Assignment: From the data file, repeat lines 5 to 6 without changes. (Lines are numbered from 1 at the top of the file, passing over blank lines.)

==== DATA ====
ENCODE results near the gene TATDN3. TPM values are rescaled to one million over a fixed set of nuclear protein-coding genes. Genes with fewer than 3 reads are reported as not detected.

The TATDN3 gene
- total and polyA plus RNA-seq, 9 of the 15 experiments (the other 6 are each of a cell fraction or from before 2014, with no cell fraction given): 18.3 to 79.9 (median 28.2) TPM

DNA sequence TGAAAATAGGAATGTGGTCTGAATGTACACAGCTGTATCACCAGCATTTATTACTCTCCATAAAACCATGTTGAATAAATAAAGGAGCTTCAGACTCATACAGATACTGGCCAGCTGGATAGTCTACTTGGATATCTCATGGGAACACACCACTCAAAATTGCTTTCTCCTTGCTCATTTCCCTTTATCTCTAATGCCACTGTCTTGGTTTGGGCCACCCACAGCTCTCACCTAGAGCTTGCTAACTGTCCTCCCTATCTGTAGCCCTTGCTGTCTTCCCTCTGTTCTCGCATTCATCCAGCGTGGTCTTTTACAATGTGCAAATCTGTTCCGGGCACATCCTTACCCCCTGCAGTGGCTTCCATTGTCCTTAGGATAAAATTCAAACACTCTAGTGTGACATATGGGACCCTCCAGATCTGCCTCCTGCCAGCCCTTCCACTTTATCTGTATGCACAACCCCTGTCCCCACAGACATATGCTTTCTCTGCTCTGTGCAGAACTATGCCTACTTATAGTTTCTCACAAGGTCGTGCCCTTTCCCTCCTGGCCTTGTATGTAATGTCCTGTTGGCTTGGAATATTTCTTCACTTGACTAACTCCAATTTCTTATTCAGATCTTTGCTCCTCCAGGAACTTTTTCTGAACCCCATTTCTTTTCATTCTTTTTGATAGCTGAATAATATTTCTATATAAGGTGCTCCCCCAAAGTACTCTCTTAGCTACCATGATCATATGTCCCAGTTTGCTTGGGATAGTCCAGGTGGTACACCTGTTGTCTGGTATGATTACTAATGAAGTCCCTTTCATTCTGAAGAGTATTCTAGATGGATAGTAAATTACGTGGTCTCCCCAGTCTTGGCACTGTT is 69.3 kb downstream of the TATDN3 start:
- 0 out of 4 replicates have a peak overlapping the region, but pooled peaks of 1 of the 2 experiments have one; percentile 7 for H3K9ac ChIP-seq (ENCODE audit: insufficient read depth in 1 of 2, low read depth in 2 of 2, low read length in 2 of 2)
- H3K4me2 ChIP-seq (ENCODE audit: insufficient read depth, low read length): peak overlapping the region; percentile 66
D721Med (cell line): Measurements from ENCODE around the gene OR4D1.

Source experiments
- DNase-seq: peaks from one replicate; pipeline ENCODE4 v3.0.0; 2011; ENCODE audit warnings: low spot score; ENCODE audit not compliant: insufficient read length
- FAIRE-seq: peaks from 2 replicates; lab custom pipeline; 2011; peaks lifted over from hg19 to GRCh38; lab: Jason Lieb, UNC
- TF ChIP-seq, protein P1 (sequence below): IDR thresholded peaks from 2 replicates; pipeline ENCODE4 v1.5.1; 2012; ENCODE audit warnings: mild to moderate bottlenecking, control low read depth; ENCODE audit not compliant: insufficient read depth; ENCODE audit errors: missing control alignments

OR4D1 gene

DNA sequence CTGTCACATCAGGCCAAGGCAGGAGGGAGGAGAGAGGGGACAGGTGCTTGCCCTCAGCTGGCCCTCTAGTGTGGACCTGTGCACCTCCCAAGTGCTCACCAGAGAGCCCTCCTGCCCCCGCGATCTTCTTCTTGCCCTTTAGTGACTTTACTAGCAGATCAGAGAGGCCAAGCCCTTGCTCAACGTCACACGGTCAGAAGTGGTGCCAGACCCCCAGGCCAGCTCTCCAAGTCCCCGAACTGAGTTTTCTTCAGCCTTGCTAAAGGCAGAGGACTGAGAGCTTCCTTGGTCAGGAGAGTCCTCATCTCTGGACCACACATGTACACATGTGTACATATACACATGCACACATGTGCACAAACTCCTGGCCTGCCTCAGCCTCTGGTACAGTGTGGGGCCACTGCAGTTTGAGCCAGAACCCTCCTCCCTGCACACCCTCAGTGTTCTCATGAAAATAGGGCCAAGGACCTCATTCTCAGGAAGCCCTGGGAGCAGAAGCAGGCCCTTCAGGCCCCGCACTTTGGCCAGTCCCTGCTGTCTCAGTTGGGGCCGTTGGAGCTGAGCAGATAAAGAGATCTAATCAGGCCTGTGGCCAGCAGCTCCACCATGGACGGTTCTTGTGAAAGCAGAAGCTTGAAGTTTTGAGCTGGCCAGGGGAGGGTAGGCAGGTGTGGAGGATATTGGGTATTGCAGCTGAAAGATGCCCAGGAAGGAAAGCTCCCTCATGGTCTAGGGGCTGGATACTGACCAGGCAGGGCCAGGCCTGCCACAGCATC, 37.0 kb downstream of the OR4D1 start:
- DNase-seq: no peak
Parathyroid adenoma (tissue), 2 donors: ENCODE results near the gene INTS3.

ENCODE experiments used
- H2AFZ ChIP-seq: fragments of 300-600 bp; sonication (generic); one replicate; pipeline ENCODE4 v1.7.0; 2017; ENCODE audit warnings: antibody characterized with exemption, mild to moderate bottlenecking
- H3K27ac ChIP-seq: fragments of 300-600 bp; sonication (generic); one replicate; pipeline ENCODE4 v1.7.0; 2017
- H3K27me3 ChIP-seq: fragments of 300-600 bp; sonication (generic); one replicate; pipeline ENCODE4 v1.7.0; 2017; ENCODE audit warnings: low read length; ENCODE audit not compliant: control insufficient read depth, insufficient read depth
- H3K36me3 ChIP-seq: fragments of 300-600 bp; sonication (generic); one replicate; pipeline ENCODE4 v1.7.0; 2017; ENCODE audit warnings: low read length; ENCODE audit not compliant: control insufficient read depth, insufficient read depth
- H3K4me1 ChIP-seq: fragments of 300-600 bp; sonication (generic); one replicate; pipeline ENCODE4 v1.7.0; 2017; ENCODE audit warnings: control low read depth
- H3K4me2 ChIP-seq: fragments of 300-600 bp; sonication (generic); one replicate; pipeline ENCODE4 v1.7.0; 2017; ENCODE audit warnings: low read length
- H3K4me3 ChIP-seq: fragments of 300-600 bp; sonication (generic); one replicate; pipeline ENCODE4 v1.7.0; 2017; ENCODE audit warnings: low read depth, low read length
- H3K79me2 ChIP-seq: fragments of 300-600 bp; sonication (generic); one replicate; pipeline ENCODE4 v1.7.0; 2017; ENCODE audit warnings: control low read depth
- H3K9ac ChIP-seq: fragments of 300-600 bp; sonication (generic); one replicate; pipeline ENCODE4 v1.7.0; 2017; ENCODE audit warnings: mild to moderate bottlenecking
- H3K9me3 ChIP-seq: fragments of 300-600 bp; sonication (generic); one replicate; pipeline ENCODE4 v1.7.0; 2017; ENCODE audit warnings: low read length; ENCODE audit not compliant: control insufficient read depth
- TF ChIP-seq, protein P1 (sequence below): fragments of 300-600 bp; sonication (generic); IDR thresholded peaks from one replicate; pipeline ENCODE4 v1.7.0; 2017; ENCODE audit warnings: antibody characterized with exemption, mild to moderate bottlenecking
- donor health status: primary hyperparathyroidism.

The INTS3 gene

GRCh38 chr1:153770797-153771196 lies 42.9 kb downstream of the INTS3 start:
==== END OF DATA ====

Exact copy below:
- 0 out of 4 replicates have a peak overlapping the region, but pooled peaks of 1 of the 2 experiments have one; percentile 7 for H3K9ac ChIP-seq (ENCODE audit: insufficient read depth in 1 of 2, low read depth in 2 of 2, low read length in 2 of 2)
- H3K4me2 ChIP-seq (ENCODE audit: insufficient read depth, low read length): peak overlapping the region; percentile 66